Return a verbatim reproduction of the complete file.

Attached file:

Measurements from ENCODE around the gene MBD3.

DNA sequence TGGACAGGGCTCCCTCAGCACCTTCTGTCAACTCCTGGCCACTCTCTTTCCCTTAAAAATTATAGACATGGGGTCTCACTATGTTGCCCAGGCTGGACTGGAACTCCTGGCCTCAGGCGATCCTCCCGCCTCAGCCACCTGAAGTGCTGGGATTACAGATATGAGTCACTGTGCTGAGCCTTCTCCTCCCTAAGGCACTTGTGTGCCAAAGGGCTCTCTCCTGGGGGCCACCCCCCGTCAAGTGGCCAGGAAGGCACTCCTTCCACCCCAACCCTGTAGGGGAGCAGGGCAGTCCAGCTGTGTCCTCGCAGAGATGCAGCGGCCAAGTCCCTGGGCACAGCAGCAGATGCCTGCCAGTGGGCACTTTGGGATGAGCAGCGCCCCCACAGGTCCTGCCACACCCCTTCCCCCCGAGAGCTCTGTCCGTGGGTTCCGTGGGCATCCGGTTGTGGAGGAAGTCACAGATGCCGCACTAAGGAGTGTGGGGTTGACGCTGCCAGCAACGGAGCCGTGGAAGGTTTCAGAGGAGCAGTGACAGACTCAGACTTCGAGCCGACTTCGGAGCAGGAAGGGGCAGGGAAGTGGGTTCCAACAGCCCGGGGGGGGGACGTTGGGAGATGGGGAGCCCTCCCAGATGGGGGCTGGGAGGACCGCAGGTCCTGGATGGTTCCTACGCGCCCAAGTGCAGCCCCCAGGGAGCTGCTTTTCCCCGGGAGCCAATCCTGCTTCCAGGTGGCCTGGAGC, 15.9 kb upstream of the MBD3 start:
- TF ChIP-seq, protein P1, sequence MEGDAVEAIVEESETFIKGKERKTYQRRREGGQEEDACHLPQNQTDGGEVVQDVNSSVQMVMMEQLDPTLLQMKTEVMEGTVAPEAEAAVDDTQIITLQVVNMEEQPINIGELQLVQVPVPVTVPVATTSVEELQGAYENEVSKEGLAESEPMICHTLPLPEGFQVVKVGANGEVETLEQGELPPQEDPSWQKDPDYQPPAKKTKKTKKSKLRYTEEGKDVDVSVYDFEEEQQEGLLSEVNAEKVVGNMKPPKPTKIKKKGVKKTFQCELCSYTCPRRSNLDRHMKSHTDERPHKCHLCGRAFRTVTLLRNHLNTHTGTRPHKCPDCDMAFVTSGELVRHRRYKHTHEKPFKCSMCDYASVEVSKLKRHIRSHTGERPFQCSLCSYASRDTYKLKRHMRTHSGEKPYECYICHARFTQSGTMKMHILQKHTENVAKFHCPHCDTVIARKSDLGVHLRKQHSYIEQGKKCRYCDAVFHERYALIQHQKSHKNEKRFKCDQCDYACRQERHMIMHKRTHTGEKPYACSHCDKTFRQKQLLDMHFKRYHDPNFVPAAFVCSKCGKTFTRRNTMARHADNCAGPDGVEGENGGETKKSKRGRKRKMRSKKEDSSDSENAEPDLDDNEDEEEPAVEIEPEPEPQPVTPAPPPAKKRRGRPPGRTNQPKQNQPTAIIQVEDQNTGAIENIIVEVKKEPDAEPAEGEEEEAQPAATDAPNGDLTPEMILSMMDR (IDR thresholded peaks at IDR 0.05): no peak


Measurements from ENCODE around the gene MBD3.

DNA sequence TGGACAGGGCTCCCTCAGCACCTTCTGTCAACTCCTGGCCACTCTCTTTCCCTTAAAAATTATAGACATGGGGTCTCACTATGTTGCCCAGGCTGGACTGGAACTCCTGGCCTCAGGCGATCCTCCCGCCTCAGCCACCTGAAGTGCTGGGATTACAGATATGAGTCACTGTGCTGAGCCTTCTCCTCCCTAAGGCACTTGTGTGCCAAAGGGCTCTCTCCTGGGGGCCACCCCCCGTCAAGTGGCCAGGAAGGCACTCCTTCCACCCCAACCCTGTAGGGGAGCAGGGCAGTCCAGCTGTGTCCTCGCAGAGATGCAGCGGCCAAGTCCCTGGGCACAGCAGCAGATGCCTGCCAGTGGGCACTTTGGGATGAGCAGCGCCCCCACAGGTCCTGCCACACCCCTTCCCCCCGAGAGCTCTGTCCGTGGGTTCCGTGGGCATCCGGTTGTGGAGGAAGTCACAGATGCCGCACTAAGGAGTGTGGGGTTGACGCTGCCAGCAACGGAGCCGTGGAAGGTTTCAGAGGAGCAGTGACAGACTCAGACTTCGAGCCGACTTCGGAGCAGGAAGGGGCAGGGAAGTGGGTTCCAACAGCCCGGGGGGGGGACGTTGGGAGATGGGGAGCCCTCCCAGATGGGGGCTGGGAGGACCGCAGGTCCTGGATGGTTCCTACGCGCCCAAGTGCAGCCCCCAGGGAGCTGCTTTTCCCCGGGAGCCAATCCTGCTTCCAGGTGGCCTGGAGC, 15.9 kb upstream of the MBD3 start:
- TF ChIP-seq, protein P1, sequence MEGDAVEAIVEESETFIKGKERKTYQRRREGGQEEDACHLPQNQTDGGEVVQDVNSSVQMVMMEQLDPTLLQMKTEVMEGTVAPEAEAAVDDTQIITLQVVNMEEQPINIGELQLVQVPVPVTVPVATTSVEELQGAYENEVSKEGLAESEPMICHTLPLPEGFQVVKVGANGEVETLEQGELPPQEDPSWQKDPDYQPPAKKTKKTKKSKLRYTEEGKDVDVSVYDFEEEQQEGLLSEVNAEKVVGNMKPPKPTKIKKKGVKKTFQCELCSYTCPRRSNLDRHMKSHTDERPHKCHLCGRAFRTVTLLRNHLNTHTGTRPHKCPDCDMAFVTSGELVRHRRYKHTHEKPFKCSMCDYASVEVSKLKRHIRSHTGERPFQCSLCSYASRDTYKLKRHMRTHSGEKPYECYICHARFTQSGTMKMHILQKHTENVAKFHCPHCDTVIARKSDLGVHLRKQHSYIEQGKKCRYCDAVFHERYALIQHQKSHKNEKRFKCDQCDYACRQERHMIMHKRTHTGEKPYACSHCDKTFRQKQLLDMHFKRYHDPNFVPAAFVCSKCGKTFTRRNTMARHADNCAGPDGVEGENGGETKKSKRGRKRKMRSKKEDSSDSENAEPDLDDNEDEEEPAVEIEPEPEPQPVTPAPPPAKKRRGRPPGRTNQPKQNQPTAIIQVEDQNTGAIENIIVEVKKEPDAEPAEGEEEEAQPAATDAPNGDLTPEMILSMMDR (IDR thresholded peaks at IDR 0.05): no peak